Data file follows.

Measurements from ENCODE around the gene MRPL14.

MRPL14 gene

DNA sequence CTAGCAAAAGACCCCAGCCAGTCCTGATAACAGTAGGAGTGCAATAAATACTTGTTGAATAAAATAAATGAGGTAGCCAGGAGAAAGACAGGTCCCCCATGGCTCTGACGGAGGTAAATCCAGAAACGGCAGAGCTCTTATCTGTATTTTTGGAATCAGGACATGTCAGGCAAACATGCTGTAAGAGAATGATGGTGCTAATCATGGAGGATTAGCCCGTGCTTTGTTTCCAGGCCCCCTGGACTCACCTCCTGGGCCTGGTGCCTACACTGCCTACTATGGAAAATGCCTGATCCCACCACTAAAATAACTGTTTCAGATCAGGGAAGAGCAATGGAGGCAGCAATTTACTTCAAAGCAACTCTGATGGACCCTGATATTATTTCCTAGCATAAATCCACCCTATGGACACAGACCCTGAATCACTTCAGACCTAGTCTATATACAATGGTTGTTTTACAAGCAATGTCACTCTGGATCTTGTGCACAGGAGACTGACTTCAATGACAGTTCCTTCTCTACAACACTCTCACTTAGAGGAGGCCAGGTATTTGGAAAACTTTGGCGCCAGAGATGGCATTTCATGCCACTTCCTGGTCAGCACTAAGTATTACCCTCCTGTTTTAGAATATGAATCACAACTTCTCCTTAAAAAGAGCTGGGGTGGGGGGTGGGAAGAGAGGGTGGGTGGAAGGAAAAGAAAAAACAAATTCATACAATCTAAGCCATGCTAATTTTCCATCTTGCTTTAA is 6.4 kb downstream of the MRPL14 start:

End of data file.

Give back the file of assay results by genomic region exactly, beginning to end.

Measurements from ENCODE around the gene MRPL14.

MRPL14 gene

DNA sequence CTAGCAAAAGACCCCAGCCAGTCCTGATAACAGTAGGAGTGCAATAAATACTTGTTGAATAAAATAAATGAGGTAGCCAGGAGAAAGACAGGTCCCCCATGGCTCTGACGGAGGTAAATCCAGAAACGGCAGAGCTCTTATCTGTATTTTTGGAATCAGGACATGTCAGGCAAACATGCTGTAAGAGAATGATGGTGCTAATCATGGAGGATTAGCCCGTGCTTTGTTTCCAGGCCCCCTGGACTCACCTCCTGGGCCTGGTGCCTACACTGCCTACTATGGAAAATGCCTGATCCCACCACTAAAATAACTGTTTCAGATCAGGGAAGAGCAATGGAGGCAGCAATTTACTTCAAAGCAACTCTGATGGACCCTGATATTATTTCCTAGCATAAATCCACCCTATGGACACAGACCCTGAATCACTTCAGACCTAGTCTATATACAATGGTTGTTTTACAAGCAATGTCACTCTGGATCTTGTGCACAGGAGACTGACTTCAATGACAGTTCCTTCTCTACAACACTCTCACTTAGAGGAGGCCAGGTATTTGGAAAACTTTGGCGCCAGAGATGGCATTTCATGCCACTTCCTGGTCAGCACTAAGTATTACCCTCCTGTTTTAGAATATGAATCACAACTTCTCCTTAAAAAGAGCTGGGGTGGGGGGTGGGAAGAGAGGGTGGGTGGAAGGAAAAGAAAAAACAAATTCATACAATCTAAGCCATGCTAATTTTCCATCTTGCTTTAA is 6.4 kb downstream of the MRPL14 start: